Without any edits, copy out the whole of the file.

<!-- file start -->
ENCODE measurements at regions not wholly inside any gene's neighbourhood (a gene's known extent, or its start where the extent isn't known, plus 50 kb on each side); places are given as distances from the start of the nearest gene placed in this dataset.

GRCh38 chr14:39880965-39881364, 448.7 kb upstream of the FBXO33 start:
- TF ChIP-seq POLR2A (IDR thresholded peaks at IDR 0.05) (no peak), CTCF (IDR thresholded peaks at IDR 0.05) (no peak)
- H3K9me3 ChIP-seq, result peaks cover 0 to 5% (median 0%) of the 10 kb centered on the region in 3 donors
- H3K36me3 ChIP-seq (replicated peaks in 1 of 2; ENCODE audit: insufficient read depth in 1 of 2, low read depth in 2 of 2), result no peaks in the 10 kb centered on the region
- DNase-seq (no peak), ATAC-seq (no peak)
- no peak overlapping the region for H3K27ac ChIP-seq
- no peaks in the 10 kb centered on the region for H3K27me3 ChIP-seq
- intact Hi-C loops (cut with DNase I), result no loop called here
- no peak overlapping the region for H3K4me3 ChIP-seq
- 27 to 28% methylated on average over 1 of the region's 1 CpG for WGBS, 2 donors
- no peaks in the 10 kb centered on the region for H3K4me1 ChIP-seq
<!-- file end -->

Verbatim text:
ENCODE measurements at regions not wholly inside any gene's neighbourhood (a gene's known extent, or its start where the extent isn't known, plus 50 kb on each side); places are given as distances from the start of the nearest gene placed in this dataset.

GRCh38 chr14:39880965-39881364, 448.7 kb upstream of the FBXO33 start:
- TF ChIP-seq POLR2A (IDR thresholded peaks at IDR 0.05) (no peak), CTCF (IDR thresholded peaks at IDR 0.05) (no peak)
- H3K9me3 ChIP-seq, result peaks cover 0 to 5% (median 0%) of the 10 kb centered on the region in 3 donors
- H3K36me3 ChIP-seq (replicated peaks in 1 of 2; ENCODE audit: insufficient read depth in 1 of 2, low read depth in 2 of 2), result no peaks in the 10 kb centered on the region
- DNase-seq (no peak), ATAC-seq (no peak)
- no peak overlapping the region for H3K27ac ChIP-seq
- no peaks in the 10 kb centered on the region for H3K27me3 ChIP-seq
- intact Hi-C loops (cut with DNase I), result no loop called here
- no peak overlapping the region for H3K4me3 ChIP-seq
- 27 to 28% methylated on average over 1 of the region's 1 CpG for WGBS, 2 donors
- no peaks in the 10 kb centered on the region for H3K4me1 ChIP-seq